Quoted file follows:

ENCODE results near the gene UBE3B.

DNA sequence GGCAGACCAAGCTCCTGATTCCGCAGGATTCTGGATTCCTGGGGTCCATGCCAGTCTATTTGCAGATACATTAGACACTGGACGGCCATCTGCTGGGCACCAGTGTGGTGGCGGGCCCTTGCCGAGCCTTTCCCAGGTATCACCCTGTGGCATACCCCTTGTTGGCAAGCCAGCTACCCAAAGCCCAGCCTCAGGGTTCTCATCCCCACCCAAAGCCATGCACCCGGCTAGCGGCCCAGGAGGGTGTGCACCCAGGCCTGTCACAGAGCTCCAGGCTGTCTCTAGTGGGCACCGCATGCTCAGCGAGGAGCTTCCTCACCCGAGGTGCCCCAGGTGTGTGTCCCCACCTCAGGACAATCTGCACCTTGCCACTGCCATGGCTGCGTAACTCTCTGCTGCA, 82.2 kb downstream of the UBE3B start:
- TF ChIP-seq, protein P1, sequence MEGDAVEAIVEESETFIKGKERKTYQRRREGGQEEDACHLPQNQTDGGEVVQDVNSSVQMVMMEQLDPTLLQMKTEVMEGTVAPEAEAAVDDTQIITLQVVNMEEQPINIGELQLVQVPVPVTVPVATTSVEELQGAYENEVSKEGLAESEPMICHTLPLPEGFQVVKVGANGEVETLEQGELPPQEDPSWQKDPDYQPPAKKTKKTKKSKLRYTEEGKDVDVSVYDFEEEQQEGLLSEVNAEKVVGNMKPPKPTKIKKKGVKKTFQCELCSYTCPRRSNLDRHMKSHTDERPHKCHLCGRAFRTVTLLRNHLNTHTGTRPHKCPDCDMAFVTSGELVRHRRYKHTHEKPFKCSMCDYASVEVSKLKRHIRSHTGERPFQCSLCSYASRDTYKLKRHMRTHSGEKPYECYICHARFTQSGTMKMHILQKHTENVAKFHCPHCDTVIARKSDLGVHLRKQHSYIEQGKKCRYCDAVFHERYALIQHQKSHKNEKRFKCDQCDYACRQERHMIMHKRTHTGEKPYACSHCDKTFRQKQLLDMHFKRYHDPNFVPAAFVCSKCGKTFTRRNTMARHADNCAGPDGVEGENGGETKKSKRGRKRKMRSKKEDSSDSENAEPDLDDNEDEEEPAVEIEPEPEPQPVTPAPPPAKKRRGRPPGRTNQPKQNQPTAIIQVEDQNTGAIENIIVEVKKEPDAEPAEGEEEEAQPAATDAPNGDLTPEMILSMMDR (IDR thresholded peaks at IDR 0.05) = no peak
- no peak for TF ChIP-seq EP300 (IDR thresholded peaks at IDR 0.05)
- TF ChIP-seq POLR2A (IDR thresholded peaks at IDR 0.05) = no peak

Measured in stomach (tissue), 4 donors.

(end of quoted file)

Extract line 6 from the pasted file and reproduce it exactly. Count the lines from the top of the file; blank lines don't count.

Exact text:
Measured in stomach (tissue), 4 donors.